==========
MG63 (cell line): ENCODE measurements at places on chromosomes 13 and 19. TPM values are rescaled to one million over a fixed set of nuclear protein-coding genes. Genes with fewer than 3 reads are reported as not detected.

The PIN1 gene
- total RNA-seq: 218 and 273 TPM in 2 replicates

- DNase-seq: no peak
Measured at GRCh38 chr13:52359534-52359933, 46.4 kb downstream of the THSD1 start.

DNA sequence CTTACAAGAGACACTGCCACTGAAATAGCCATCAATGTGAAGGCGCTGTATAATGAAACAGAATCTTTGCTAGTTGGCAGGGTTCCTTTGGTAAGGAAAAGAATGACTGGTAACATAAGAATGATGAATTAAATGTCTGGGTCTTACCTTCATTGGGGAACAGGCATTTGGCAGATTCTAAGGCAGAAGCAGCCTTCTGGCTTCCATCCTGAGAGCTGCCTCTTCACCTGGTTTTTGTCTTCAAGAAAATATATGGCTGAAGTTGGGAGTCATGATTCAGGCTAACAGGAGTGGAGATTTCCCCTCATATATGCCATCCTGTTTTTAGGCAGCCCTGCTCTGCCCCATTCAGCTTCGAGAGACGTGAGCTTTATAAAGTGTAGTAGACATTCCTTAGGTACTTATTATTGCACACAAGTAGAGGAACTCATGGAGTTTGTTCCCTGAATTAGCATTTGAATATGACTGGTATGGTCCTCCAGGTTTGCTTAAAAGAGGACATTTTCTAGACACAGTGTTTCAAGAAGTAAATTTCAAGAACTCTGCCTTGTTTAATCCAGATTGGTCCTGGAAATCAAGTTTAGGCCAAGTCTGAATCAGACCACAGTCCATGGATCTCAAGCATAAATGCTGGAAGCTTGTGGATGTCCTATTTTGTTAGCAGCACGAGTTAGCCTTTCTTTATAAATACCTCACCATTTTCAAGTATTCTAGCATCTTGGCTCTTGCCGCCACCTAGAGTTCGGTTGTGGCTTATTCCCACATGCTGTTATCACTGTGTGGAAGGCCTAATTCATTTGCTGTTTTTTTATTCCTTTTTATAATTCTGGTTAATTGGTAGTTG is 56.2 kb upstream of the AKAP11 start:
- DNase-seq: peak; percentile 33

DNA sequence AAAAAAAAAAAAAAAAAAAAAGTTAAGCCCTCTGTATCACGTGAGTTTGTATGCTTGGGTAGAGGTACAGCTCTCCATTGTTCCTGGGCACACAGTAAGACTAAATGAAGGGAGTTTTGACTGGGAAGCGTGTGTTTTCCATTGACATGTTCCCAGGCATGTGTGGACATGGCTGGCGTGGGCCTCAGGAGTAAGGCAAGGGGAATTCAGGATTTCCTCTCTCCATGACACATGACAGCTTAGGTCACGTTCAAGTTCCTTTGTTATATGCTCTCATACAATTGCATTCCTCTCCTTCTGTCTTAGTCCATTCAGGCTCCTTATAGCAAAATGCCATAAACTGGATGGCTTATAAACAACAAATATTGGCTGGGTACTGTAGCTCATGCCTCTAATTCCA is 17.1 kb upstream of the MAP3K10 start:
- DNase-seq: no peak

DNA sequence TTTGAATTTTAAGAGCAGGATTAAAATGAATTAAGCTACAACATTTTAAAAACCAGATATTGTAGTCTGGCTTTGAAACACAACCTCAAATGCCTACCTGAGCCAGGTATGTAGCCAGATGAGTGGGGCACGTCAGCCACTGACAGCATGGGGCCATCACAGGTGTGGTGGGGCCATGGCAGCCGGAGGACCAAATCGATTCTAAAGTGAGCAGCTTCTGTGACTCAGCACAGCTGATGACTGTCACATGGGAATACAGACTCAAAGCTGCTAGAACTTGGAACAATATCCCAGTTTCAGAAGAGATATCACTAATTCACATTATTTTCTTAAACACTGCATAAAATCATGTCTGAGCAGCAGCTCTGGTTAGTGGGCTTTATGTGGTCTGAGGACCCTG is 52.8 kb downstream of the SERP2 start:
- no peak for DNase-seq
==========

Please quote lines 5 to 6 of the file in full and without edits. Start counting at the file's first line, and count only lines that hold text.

Measured at GRCh38 chr13:52359534-52359933, 46.4 kb downstream of the THSD1 start.

DNA sequence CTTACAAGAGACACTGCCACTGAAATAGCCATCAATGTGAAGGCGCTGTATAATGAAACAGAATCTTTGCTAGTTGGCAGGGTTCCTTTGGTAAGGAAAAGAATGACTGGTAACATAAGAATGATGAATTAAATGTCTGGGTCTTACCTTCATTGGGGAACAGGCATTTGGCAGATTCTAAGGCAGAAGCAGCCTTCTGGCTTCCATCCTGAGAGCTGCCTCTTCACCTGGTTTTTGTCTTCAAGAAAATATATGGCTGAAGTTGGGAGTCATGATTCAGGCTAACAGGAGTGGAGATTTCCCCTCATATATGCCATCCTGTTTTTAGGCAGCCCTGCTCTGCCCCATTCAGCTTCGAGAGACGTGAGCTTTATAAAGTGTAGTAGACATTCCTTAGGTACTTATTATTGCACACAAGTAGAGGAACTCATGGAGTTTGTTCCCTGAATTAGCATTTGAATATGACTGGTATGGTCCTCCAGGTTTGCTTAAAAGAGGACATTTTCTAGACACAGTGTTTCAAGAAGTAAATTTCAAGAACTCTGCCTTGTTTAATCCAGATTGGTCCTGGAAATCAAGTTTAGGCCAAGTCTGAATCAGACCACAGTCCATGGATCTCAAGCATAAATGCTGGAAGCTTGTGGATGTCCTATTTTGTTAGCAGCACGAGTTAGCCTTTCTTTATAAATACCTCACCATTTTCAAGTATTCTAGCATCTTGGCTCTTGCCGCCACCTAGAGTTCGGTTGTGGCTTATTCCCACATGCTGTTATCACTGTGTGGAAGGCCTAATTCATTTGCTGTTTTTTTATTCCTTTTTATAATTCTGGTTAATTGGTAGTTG is 56.2 kb upstream of the AKAP11 start: